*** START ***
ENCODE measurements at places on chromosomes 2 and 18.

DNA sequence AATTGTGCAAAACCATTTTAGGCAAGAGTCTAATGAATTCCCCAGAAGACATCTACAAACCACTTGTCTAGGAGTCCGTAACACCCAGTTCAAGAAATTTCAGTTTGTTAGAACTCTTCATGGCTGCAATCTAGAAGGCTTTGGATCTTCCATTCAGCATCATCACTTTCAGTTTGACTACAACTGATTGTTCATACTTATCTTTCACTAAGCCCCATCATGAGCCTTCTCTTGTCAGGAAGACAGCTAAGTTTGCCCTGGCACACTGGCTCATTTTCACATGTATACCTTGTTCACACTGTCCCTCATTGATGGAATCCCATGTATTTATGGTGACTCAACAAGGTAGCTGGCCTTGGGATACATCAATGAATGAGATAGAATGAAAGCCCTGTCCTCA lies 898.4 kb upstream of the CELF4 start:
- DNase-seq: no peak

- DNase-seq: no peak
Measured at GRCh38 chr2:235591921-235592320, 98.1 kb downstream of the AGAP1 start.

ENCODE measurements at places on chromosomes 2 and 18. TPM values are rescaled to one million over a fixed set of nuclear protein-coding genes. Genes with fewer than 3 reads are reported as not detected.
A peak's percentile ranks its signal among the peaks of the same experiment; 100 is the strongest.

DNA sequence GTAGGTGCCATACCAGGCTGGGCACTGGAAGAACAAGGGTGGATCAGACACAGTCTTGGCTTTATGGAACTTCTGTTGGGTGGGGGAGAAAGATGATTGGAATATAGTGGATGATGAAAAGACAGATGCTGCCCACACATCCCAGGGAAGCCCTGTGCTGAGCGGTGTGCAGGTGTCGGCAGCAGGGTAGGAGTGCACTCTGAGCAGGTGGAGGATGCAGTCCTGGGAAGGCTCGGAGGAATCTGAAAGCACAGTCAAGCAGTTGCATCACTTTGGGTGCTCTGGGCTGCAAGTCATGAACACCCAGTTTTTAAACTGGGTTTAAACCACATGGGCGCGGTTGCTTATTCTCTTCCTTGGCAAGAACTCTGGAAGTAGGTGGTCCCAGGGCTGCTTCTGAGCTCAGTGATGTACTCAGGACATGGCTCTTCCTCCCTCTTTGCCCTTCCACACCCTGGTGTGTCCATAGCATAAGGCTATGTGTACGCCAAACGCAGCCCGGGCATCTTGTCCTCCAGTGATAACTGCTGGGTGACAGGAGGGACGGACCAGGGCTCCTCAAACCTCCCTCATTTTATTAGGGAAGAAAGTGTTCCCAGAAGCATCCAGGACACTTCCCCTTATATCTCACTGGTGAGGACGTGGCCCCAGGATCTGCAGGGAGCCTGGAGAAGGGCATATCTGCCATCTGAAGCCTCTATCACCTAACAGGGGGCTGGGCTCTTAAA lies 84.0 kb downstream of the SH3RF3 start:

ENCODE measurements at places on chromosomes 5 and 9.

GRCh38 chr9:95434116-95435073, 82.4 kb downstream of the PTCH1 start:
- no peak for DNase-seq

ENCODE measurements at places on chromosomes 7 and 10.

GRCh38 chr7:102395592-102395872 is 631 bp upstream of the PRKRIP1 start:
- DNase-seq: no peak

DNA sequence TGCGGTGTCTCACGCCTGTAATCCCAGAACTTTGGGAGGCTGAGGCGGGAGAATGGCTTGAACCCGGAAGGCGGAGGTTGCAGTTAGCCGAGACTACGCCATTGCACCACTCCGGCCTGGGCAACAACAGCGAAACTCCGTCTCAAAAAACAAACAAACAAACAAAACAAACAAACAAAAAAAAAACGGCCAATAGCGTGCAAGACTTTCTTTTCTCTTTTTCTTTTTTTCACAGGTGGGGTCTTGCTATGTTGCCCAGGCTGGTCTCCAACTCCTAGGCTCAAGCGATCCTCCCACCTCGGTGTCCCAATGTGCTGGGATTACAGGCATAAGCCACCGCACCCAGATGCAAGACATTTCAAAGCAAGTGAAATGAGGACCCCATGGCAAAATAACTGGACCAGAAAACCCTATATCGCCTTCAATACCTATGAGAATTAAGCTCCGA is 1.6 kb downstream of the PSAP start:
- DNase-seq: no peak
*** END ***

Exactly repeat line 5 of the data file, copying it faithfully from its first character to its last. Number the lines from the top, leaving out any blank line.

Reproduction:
Measured at GRCh38 chr2:235591921-235592320, 98.1 kb downstream of the AGAP1 start.